Survival of the Fittest: The World of Research

In the past two weeks of class we have focused heavily on research; what makes a source credible, how to find sources within sources, and the pure struggle of finding information on your villain that you haven’t already found. Turns out, finding credible sources on famous fictional villains is harder than expected, at least for The Wicked Witch of the West. Though it can be extremely frustrating, being able to be flexible and stick with it is an important part of any research.

Before figuring out how to use the library’s database, I would type something into google and a bunch of blogs and Wikipedia sites would come up. I would then try to reword it and the hit search again, yet no luck once again. It was beyond frustrating to see the purple links to sites I’d already clicked on pop up over and over again, but I was able to change my methods and approach this situation from a different angle.

In a lot of the wikis and blog post the writer mentions where they might have gotten their information. With the knowledge taken from class I was able to find more reliable sources within sources that may not have been as reliable. Once we were informed about the library’s databases and its resources, I was able to find reliable sources within reliable sources. Instead of giving up on my research as whole and switch my villain, which I did consider multiple times, I was flexible; I stuck it out, changed my methods, and was able to get a decent amount of knowledge on my villain.

You always her professors talk about credible sources and how that’s what they want you to use, but what really makes a sources credible? A page from Columbia College goes into detail on what makes a source credible. It starts off by listing a bunch of questions and then goes into detail about the importance of each question.

Where was the source published?

Finding peer-reviewed sources is always a good sign for credibility. Other credible sources include ones published by a university press, a scientific publisher or a professional society. These can sometimes be hard to find if you don’t have the resources such as a library database so many of us turn to the internet. The internet can have credible sources but it is important that you don’t use a piece of work by an individual who claims to be an expert on that particular topic. In general, most credible sources have a publisher. Once you find a published piece look into who its published by since some published pieces such as newspapers and magazines can be bias.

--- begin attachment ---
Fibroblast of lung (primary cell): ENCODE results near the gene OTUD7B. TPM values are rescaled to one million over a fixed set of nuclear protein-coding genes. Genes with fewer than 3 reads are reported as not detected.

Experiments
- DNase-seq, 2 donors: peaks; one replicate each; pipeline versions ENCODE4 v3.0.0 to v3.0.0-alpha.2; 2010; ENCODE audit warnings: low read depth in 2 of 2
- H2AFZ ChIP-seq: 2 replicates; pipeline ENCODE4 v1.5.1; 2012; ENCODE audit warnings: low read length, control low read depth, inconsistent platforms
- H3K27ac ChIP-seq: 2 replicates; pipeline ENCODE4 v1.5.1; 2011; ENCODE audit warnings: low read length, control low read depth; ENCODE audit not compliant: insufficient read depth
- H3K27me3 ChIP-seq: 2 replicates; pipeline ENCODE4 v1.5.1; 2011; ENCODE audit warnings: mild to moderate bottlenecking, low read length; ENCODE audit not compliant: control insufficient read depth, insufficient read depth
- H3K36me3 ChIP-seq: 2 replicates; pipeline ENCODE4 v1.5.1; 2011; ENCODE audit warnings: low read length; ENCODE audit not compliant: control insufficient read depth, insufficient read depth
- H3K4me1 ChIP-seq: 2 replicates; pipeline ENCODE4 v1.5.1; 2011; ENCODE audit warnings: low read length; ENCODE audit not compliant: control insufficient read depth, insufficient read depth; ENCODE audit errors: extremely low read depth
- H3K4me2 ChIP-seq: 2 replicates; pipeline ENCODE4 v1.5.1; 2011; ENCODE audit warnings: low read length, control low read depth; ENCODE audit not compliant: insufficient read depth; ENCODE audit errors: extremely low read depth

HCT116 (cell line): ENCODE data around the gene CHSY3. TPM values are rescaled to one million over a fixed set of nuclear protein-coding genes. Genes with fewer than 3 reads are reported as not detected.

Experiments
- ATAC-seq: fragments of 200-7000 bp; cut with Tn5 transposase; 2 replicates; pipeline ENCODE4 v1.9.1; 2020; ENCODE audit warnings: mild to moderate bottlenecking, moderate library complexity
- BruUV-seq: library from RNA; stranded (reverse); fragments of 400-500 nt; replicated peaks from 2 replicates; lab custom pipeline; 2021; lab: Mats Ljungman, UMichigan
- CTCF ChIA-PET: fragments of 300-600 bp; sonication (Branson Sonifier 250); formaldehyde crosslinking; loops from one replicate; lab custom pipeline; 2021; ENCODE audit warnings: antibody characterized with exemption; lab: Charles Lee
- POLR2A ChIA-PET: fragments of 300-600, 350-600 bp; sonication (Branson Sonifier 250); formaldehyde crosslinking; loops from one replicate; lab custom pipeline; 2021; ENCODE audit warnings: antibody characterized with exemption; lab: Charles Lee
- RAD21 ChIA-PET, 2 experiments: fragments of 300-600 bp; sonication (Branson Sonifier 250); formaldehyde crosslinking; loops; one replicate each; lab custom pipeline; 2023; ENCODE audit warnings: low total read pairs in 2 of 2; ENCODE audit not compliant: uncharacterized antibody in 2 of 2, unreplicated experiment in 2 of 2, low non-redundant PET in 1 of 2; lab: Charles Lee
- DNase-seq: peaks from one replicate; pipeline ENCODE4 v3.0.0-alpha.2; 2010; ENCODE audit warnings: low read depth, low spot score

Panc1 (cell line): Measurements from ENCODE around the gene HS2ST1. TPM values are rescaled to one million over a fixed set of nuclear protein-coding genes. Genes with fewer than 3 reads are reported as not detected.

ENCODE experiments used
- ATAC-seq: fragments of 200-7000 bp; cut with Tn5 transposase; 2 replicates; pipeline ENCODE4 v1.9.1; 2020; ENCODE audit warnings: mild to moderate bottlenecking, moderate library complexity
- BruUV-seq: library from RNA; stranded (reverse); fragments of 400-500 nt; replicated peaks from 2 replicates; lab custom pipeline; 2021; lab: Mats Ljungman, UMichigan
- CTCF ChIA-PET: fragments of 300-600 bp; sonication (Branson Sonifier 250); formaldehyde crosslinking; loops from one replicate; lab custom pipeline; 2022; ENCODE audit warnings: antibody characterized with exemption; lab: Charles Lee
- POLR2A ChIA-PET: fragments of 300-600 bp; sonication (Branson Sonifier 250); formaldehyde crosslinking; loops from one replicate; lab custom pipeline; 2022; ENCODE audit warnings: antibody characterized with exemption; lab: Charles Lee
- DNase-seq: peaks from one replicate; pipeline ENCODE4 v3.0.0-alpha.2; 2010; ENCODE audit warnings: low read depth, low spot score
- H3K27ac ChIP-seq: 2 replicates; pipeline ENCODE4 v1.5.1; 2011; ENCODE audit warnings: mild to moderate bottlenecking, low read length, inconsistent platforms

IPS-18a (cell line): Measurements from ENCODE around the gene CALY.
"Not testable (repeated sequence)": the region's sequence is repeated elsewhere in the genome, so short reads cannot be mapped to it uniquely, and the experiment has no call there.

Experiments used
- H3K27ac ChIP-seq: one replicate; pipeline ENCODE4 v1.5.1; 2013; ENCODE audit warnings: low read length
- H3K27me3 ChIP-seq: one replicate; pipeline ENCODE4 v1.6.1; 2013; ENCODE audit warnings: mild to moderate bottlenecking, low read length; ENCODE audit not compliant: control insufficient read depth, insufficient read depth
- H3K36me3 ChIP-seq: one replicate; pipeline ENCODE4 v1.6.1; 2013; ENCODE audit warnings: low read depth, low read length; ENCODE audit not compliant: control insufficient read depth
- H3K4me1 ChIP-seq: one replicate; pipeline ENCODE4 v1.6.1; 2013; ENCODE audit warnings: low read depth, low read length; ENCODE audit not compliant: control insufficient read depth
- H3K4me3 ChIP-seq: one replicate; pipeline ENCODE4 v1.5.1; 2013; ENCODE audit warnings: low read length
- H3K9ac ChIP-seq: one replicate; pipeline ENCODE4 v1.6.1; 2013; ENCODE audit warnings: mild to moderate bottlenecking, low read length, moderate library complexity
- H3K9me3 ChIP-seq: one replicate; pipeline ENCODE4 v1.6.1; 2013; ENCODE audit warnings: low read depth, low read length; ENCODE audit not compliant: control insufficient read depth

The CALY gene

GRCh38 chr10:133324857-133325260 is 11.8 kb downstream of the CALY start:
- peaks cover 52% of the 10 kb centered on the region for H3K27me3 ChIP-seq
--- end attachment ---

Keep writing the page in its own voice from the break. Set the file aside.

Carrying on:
Who wrote it?

Most reliable sources will have an author, if they don’t, that should raise a red flag. Once you have found the author it is important to do a little extra research on them; nothing huge, just some background knowledge. You may look into what other pieces they have written and whether or not they’re affiliated with a university or institution.

Is the piece timely and appropriate for its field?

When it comes to this research paper, not many sources are going to be outdated because we’re analyzing our character. In other fields though, such as science, experiments could become outdated rather quickly as well as new discoveries are made daily in this particular field. Depending on your topic, date is important.

The flexibility I had to adapt to a frustrating situation helped me complete both raid two and three. In raid three one of the tasks was to discuss the ethos of the author of that specific source. Ethos is defined as some variation of credibility or trustworthiness. Ethos can also be referred to as the author’s perspective or how they present themselves (Purdue Owl). When finding articles to use in a research paper, it is important that you understand the author’s ethos.

When presented with a tough situation it is important that you remain flexible. Don’t give up, rather find a new way of doing things a give it a try. It is important that you utilize all your resources so that you meet the demands.

Works Cited

“Evaluating the Credibility of Your Sources.”

www.college.columbia.edu/academics/integrity-sourcecredibility.

Accessed 20 Feb. 2017.

Sproat, Ethan, et al. “Aristotle's Rhetorical Situation.” 27 Apr. 2012,

owl.english.purdue.edu/owl/resource/625/03/.

Accessed 20 Feb. 2017.

Made with Adobe Slate

Make your words and images move.

Get Slate

Report Abuse

If you feel that this video content violates the Adobe Terms of Use, you may report this content by filling out this quick form.

To report a Copyright Violation, please follow Section 17 in the Terms of Use.